THE United Nations has been told to consider links between Fiji's role in international peacekeeping and the coup cycle.
The call comes just days after interim Prime Minister Voreqe Bainimarama appealed to the UN for a greater role for Fiji's peacekeeping soldiers.
Commodore Bainimarama appealed to the UN to take into account what he described as the "proud track record in UN peacekeeping operations of professionalism, discipline, compassion and ability, training and ethics".
However, Pacific Concerns Resource Centre spokeswoman Ema Tagicakibau said the knowledge gained by the troops helped them carry out coups at home.
"It is time to seriously weigh the economic benefits from peace-keeping against the economic, political, social and legal costs of the four coups," Ms Tagicakibau said.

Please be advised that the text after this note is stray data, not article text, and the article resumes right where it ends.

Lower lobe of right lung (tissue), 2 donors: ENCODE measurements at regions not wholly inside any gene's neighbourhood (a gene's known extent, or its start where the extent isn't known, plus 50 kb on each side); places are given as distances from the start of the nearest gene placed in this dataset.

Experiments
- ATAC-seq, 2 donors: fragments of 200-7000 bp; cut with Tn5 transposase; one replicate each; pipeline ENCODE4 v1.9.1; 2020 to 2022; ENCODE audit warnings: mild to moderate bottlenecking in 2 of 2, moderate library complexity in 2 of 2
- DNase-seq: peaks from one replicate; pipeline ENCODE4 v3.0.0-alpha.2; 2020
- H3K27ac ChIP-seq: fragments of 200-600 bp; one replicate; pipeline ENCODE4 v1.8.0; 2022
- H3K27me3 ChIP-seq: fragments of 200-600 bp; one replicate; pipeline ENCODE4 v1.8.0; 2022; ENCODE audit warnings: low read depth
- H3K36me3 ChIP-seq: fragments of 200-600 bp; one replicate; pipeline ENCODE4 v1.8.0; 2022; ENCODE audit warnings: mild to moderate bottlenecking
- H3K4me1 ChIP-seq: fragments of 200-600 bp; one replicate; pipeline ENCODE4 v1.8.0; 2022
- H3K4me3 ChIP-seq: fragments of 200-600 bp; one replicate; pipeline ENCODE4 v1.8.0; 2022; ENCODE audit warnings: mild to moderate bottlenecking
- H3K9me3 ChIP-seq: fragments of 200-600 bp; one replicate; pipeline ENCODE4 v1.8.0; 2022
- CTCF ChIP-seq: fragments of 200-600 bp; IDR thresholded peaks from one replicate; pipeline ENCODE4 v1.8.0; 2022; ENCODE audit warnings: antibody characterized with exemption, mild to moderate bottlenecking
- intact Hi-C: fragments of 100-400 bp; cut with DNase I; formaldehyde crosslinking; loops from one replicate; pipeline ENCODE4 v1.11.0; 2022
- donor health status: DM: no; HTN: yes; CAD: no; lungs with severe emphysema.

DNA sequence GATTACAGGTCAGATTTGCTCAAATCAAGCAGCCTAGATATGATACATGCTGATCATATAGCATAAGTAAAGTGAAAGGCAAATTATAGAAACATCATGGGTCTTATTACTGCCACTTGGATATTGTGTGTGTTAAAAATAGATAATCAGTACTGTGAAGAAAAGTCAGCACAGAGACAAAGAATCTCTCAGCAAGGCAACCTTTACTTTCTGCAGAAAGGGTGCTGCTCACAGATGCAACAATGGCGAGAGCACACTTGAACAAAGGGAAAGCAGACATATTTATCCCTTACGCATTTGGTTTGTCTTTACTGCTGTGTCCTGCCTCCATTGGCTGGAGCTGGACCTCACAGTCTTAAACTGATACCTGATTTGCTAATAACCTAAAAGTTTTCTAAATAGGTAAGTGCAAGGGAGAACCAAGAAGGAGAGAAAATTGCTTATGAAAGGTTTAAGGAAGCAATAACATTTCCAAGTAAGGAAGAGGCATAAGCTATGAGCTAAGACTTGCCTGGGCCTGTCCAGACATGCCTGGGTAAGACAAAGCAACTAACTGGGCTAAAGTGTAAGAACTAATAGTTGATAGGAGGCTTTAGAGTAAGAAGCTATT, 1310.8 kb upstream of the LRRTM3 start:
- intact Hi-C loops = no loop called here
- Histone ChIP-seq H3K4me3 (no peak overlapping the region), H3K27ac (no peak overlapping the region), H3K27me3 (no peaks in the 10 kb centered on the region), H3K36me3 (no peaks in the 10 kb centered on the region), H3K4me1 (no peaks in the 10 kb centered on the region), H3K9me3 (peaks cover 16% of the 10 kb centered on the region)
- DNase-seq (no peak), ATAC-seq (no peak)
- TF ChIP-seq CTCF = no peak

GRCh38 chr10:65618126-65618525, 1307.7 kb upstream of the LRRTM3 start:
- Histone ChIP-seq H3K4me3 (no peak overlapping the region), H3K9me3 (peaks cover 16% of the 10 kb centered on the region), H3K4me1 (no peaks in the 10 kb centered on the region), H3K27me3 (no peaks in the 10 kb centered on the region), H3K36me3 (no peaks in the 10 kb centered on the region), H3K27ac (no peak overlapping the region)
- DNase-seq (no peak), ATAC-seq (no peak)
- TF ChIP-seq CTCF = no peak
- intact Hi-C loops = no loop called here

"The credibility of the UN will be at stake if it turns a blind eye to the fact that these professional peacekeepers are the very ones breaking the peace at home.
"After all, a military force that terrorises and violates the rights of its own people and intervenes in political and democratic governance, has no business cleaning up the affairs of other nations."
Ms Tagicakibau said this could be seen as a downside of UN peace-keeping operations.
"Commodore Bainimarama's reference to Fiji's "proud track record in UN peacekeeping operations - of professionalism, discipline, compassion and ability, training and ethics must first be displayed at home," she said.
"The UN will be held accountable according to the Capstone Doctrine for peacekeeping operations, for the professional conduct of its peacekeepers, so the very real links between peacekeeping and the coup cycle in Fiji may well put the UN in a most embarrassing situation.
"Thirty years since the first peacekeepers left our shores, and four military coups later, with military personnel being the common factor in all coups, there needs to be some soul searching, by the military and our leaders."